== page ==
Pedigree Query

training issues with Appendix Colt grandson of Officer
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Author:  Brookec [ Wed Oct 10, 2012 1:13 pm ]
Post subject:  training issues with Appendix Colt grandson of Officer

its been a while since i have posted on here but i have a colt well as of today gelding that is stumping me. He is a Grandson of Officer out of a Old jet deck line mare. (QH) wanting to send him to the track but have had 2 trainers send him back after bucking issues. he has really only had about 5 rides of which he was able to buck somone off each time! and these are seasoned riders. Does the Officer line have anything that sticks out as hard to train? I have had 5 others foals off this mare 2 winners on the track and 2 in barrel futurities and NO buckers! since he has been back on the farm he has a new farrier had chiro work done and now he is gelded!! any suggestions on a trainer in my area that handled bronc type starting LOL. yes but seriously stumped! I live on the alabama Tennessee state line and would love to see him race.

Author:  TJ [ Thu Oct 11, 2012 6:52 am ]
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Hi Brookec,
You have a PM. TJ

Author:  madelyn [ Thu Oct 11, 2012 7:13 am ]
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He might need one of those "Mustang Makeover" type horsemen. I don't know any down that far - E'town or Lebanon Junction maybe. These guys can usually work miracles in 30-60 days.

Author:  photofinish [ Thu Oct 11, 2012 4:57 pm ]
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Honestly, 5 rides is nowhere enough training before going to the track, or were all 5 rides at the track? I never take one to the racetrack until they have had 60 days of breaking and galloping at the farm. At least 45 rides. Minimum. Good Luck!

Author:  xfactor fan [ Sat Oct 13, 2012 10:30 am ]
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What was the report from the chiropractor? Were any major soarness or sensitivity issues found? Ditto from the farrier?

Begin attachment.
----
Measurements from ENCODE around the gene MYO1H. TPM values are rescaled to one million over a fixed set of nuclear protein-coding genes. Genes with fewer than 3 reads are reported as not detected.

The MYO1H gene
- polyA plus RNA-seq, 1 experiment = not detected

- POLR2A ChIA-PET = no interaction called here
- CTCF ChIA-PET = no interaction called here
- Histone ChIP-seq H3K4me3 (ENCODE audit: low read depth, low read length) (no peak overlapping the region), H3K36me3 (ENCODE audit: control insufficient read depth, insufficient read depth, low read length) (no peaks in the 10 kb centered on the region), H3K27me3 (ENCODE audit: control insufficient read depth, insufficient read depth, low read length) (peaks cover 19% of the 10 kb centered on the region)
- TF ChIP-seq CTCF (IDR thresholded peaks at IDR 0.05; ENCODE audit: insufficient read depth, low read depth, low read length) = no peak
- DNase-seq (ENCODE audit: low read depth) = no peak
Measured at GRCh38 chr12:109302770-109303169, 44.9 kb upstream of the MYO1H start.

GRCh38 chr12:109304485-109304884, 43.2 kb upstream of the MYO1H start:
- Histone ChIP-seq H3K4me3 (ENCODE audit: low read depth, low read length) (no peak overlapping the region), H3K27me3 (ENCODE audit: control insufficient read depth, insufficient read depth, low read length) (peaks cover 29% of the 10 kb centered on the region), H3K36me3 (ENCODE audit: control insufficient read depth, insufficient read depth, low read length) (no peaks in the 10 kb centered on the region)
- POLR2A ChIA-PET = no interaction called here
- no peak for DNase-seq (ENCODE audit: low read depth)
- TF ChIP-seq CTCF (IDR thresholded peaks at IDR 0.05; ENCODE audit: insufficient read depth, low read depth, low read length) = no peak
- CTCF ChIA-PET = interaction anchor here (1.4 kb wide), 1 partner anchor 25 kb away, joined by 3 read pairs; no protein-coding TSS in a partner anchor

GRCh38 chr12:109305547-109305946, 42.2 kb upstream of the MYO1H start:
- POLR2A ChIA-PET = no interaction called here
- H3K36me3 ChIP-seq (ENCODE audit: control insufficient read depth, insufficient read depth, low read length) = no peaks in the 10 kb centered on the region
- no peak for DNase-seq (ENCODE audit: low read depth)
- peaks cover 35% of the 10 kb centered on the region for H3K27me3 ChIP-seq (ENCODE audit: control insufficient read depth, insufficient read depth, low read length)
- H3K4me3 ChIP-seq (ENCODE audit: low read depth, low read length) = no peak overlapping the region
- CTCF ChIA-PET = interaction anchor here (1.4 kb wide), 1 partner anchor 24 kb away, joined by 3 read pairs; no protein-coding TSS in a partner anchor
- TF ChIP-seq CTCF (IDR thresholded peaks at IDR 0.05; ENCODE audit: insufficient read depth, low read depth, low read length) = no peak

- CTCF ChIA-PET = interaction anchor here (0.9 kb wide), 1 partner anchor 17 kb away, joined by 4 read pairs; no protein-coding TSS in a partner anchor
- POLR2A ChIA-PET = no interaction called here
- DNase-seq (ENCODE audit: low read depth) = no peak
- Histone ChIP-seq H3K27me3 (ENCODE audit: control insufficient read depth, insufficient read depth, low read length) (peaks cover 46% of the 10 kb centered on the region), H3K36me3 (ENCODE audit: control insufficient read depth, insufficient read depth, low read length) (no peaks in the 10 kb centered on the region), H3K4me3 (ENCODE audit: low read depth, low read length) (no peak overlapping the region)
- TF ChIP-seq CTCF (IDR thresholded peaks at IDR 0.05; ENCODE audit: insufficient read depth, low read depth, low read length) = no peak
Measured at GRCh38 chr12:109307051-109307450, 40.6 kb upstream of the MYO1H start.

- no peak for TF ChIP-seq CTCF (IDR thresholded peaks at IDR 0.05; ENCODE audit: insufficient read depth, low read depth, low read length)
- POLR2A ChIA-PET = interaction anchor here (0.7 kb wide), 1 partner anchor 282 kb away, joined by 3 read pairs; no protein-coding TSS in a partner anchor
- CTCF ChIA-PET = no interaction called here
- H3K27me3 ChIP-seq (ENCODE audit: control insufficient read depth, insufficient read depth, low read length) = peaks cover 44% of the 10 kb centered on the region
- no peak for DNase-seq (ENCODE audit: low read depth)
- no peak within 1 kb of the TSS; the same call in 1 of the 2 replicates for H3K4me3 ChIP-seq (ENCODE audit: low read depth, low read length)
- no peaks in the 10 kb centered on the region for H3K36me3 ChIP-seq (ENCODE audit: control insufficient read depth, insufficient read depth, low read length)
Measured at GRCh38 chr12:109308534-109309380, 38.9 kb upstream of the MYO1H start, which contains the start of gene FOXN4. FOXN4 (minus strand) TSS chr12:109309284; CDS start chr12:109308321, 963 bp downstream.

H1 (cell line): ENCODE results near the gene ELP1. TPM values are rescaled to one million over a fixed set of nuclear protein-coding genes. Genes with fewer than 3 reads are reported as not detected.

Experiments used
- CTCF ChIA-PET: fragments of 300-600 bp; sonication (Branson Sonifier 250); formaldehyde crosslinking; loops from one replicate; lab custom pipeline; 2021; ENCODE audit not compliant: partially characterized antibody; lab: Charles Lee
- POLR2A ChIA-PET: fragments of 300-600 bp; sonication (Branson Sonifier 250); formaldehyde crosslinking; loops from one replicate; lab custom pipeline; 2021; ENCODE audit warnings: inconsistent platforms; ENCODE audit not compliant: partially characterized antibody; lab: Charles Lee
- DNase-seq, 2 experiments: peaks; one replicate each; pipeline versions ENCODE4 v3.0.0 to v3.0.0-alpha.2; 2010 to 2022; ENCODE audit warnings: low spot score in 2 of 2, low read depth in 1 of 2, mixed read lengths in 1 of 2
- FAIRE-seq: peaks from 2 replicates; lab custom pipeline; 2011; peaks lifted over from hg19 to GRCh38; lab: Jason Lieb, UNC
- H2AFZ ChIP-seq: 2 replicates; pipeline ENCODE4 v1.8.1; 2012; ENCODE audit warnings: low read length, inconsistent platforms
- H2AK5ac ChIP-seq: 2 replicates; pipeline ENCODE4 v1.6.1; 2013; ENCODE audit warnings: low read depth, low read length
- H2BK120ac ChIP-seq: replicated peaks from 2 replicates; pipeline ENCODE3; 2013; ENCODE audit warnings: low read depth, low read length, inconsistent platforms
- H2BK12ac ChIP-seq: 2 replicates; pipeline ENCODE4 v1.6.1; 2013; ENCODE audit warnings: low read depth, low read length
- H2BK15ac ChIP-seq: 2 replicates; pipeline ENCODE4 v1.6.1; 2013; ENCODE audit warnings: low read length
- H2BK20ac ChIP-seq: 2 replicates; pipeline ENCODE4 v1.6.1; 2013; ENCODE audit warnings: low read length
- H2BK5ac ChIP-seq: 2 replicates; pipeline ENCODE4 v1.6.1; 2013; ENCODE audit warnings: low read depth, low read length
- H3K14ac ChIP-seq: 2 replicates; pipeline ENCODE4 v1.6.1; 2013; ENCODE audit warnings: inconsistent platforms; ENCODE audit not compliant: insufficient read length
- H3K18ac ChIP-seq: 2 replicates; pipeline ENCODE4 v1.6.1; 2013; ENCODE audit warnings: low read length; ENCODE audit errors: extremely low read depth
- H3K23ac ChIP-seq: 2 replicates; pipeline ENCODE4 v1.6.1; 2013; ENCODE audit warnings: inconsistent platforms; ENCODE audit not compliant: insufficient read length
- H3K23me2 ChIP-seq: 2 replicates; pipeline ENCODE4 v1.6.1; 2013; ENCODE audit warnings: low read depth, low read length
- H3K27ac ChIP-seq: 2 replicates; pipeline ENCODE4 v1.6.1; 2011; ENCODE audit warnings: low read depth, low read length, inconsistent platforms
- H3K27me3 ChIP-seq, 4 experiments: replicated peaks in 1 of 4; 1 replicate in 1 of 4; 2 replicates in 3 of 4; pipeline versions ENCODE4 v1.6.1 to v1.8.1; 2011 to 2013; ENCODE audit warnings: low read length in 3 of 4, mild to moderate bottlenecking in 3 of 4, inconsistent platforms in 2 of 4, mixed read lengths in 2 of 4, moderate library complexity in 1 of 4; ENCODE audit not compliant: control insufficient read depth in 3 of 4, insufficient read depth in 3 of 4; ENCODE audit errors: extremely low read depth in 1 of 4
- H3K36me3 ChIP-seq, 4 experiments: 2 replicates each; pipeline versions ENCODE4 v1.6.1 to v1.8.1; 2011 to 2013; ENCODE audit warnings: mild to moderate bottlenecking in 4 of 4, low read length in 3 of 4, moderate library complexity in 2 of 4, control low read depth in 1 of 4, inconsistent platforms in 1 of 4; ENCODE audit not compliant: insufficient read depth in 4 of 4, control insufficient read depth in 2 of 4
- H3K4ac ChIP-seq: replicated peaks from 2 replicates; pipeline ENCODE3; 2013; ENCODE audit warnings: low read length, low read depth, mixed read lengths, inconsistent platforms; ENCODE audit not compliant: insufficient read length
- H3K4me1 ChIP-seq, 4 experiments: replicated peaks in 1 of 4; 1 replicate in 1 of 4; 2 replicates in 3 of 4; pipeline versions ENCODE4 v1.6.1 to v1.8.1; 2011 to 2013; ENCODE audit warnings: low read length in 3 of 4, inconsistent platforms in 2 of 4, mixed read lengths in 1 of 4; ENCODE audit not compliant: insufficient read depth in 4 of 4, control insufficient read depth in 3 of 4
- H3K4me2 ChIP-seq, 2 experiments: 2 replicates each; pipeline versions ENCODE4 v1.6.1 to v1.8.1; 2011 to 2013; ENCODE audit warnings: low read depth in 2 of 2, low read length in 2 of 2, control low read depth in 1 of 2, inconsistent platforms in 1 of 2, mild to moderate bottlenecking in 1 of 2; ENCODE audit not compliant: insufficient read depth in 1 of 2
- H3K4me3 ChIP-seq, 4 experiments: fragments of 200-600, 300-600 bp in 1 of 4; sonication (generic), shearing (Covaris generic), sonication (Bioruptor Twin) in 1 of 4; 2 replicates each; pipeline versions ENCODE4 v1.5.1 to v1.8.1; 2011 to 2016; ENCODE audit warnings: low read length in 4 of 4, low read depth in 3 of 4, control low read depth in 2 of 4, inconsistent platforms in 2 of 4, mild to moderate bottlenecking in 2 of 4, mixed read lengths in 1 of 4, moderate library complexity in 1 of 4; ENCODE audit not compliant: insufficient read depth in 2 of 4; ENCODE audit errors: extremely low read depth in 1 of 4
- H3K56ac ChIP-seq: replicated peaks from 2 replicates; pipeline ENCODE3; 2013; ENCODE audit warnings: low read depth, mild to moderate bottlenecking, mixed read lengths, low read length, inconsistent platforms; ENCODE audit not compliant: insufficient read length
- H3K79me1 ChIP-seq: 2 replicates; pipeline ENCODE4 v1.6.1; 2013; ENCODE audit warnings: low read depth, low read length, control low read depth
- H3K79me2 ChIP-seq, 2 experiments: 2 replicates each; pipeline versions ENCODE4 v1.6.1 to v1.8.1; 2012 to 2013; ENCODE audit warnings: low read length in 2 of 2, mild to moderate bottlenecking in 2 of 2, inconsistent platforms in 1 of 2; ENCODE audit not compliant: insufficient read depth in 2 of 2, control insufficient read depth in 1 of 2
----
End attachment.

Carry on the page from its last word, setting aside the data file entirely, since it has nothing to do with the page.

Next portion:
Author:  griff [ Tue Oct 23, 2012 6:19 am ]
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You have already taken the first step.

And Madelyn's suggestion should be, in my opinion, next in line. I know a trainer in MD that will have him leading with a slack line within an hour and walking across a wooden bridge under saddle with in a month.

But Maryland is s long haul..

One last suggestion; stop feeding him grain and put him on free choie quality non alalfa hay while you are getting him under control. That will not hurt him, and will take the edge off. He may even gain weight with hay and exercise


Author:  ratherrapid [ Sat Nov 03, 2012 12:03 pm ]
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Brookec--as the above--the horse needs to be trained under saddle. can be done at the race track provided there's somebody there that specializes in breaking youngsters, or a trainer willing to under take the job. Otherwise, put ur rider up, hold the horse and get him used to something on his back. I recommend long reigning. I'd be more worried if it were doing anything other than bucking someone off in that environment. see how to train young horses here:

Author:  LKR [ Sun Nov 04, 2012 4:13 pm ]
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ratherrapid, I assume you have read this book??? Apparently, you think it has merit??

Author:  ratherrapid [ Sat Nov 17, 2012 6:22 pm ]
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I have, and, it's excellent. Packed with info including detailed description and photos of O'Gorman's method of breaking yearlings. I've tried the method, and it's excellent. First time in my memory I was never dumped by the horse, and, with my present two to date, same deal, knocking on wood.

Author:  griff [ Thu Nov 22, 2012 5:31 am ]
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Found "BUCK" on Netflix a week ago and watched a second time last night

Highly recommend the video for horses people and horseless people


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